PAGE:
FO: The Oban Sweater

It’s no secret that I’m a sucker for a Thea Colman pattern. I love a good warm pullover with cables. So when Thea gave me the opportunity to test her new Oban sweater, I was thrilled. The cable pattern and styling of the sweater was right up my alley.

I bought ten skeins of Brooklyn Tweed’s Shelter in Fossil and knit the sweater as written. I’d heard good things about Shelter, and I really wanted to use it. As one of the owners of my LYS said, a Brooklyn Tweed sweater is the sort of thing that you save your money and frequency points for. Shelter worked beautifully well for the sweater. I can’t say enough good things about the way that Shelter cables.

The only “glinch” I encountered is that my gauge is a bit tighter than written, which made the sweater more fitted than it’s written. I can’t really complain about that because I prefer my clothing to be more fitted.

The cables are easy to memorize and the pattern is really easy to follow. I especially appreciate the detail with which Thea writes her patterns. They’re detailed and easy to follow.

Overall, it’s fun sweater and moves relatively quickly. The only impediments that I had in my process came from person conflicts rather than anything in the knitting process.

Raveled here.

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FO: Reposado

I’m deeply thrilled to have a finished object post to share today. It’s been far too long since I had one. (Since November!) I have been knitting. I’ve even finished three pairs of socks.

But I finished a thing! And it’s gorgeous. AND….it has an AWESOME name.

If you pay much attention to my knitting, you know that I *love* Thea Colman’s Baby Cocktails designs, and I’m always thrilled to have an opportunity to test designs for Thea. I pestered Thea for the opportunity to test one of her newest designs, Reposado-a sleeveless top from her new Tequila Collection. (The Tequila Collection is a collaboration with YOTH yarns.)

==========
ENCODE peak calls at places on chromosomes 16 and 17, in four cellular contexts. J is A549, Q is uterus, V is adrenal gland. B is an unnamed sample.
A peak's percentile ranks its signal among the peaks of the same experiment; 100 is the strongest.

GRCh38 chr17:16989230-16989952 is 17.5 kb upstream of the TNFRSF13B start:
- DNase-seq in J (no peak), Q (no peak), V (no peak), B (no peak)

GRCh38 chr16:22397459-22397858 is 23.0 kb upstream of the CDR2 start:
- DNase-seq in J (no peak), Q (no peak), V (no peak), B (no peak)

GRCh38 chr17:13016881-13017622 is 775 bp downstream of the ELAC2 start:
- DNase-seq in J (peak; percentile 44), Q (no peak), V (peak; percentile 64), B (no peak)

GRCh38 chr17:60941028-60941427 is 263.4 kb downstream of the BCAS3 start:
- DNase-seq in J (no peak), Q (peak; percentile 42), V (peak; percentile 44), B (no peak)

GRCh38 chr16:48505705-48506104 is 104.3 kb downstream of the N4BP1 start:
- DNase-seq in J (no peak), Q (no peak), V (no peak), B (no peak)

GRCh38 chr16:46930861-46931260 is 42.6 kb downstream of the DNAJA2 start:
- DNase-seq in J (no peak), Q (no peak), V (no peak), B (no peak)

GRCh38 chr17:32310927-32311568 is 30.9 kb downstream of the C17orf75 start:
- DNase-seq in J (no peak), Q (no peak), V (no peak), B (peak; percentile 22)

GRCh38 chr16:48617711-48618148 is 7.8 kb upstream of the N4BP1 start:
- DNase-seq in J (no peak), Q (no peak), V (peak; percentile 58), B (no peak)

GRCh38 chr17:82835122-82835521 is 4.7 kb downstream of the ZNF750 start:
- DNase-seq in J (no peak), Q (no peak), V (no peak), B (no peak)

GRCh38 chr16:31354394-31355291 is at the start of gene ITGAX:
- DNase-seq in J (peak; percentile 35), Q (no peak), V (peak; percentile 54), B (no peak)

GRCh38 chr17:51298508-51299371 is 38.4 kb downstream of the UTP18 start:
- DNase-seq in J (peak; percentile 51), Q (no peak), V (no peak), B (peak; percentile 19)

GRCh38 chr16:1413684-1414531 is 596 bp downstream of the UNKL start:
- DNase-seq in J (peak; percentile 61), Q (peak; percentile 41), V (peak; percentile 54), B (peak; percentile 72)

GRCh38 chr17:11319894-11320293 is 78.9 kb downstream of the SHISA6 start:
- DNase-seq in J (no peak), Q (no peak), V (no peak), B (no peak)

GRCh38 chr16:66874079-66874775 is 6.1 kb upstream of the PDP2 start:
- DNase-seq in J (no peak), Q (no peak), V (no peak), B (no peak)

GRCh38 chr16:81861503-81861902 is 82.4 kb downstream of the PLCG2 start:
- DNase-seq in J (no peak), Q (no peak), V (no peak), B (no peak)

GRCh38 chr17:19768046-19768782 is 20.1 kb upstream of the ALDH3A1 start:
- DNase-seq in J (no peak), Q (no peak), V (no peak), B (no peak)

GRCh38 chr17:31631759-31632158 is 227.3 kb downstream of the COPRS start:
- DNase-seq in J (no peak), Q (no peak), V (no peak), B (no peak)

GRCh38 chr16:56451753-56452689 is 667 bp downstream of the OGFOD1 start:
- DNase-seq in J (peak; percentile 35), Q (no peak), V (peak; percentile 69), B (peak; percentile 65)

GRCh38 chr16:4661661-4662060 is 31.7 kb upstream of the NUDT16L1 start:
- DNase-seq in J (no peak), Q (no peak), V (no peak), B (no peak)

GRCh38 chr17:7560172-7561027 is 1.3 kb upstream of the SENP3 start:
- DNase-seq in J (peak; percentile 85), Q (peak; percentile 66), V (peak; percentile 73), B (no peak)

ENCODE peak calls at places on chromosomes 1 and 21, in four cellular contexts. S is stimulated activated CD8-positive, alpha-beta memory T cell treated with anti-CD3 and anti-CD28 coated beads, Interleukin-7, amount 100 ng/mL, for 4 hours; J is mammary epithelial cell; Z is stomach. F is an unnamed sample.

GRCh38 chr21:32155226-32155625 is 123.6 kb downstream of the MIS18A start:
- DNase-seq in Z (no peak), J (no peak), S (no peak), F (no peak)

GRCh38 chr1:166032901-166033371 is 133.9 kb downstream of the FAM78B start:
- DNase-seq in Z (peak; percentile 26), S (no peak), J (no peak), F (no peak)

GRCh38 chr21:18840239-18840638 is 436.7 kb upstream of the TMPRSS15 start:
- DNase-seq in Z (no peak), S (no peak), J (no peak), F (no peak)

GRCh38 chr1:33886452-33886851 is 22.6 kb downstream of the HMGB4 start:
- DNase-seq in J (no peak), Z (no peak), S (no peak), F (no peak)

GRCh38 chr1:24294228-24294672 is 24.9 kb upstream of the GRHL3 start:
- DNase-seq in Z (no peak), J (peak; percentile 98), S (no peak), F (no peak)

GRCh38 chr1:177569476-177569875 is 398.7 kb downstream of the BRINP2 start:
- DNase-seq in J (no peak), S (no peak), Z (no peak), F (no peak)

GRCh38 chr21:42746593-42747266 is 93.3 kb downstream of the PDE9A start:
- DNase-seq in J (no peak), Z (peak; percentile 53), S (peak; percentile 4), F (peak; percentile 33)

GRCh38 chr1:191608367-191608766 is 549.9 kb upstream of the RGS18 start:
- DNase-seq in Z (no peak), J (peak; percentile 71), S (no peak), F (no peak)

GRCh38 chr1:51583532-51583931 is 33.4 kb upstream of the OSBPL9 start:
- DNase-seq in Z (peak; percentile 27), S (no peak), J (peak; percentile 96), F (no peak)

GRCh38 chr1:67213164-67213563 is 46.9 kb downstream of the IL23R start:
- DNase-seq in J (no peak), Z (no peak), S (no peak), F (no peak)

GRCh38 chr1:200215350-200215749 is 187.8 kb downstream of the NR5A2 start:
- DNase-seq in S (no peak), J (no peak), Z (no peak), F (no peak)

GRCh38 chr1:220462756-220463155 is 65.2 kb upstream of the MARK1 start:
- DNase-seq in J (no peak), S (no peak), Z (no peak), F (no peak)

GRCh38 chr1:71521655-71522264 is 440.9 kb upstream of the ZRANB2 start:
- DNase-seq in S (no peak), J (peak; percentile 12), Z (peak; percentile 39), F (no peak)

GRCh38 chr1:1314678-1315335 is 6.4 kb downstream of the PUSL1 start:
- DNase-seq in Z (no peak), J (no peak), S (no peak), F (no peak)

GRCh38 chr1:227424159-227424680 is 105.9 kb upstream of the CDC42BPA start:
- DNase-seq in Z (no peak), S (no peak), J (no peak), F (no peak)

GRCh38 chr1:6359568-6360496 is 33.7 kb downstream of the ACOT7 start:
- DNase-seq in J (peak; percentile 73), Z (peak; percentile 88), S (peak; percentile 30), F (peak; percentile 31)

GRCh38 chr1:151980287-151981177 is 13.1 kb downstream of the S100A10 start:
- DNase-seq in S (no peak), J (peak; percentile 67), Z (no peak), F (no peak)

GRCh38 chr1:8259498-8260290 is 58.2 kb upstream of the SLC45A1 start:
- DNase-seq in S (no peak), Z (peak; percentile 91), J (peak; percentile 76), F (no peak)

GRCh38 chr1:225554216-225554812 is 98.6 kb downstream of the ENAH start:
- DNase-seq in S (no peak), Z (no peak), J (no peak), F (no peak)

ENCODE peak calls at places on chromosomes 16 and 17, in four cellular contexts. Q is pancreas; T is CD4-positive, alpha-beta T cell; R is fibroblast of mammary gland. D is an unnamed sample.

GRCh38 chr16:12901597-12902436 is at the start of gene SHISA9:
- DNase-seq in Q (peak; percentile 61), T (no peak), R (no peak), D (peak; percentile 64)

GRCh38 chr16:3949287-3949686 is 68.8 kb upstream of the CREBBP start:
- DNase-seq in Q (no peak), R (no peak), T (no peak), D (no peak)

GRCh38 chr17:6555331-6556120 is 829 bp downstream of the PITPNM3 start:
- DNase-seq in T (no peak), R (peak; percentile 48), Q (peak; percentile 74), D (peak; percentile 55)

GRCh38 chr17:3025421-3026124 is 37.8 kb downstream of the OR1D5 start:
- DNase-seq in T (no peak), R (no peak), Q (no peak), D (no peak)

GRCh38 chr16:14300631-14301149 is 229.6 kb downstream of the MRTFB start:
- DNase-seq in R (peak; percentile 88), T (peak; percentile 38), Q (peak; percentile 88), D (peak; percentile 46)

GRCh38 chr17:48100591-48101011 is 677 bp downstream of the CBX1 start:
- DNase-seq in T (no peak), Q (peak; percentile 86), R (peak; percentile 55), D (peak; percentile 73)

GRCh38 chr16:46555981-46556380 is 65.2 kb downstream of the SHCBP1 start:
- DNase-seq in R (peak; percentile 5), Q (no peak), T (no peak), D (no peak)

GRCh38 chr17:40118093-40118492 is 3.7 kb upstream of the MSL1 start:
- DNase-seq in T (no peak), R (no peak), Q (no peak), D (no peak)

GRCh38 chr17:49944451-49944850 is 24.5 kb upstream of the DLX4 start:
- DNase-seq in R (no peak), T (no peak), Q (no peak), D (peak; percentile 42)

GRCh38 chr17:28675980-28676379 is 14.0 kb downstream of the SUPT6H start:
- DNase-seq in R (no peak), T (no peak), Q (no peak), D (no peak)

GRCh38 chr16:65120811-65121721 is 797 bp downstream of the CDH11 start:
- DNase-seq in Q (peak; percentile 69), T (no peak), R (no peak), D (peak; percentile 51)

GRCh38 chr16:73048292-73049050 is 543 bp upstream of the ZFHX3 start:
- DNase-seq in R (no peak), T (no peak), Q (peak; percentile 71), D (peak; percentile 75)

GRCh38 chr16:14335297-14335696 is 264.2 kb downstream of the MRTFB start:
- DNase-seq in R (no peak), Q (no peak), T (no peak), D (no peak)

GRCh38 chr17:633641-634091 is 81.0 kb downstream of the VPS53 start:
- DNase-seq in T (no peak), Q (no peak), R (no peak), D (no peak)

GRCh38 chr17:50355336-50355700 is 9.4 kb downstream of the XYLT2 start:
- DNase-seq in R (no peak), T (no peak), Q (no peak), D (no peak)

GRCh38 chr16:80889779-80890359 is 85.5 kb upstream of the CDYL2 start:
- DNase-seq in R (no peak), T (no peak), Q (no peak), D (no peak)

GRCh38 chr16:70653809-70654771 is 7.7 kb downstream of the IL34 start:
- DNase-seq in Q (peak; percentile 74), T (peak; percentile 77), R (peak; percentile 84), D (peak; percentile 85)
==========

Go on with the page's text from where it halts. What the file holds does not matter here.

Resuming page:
Reposado is knit with YOTH’s Best Friend, a fingering weight yarn that is 75% cotton, 25% wool, held double. Best Friend has a delightfully rustic feel to it. I used oyster, which is a creamy white, and I had so much fun just looking at it and feeling it. I also really got into taking pictures of the yarn because winter sun+rustic white yarn=GORGEOUS. The yarn is held double. Thea recommends winding each skein of yarn and then rewinding them so that two skeins are wound together. The only reason that I didn’t do this is that a very wonderful human being wound my yarn for me, and she wasn’t comfortable winding the skeins together.

Overall, I think that the sweater came out quite nicely the way that I wound the skeins. I’m really pleased with this sweater. The lace pattern is very easy to memorize, and I found this sweater made GREAT tv knitting. I watched two seasons of Miss Fisher’s Murder Mysteries while working on this, and I’m now completely convinced that Miss Fisher would definitely wear a Reposado top. But hers would be black or red. Or maybe a stunning purple.

Raveled here.

FO: What the Fade

Over the summer, I came to realize that I really loved Andrea Mowry’s designs. She was starting a mystery knit-along at the end of August, and I’m all for trying new things at least once, so I joined in. I chose six skeins from the numerous skeins of Plucky feet in my stash, used YouTube to teach myself brioche, and waited for the first clue to fall. She was calling the pattern WTF or What the Fade, which appealed to my fondness for cursing.

The first clue fell at the end of August. The final clue of the shawl fell in early October. I finished my shawl in late November because I’m not a monogamous knitter. That said, I’m completely in love with the finished product.The first clue fell at the end of August. The final clue of the shawl fell in early October. I finished my shawl in late November because I’m not a monogamous knitter. That said, I’m completely in love with the finished product. This knit was a challenge for me. I’d never knit brioche before. The pattern called for two color brioche. I learned on my feet. I’m not sure that was the best method, but I’m glad that I can knit brioche now. It’s a unique skill and a gorgeous fabric. I’ll definitely revisit it.

Pattern here.

Raveled here.

FO: So Faded

In late March, I was sitting a meeting of a local knitting group that I sporadically attend when we began discussing Andrea Mowrey’s Find Your Find pattern. Another group member mentioned that she wasn’t planning on starting one yet because she was waiting until the similar sweater pattern was released.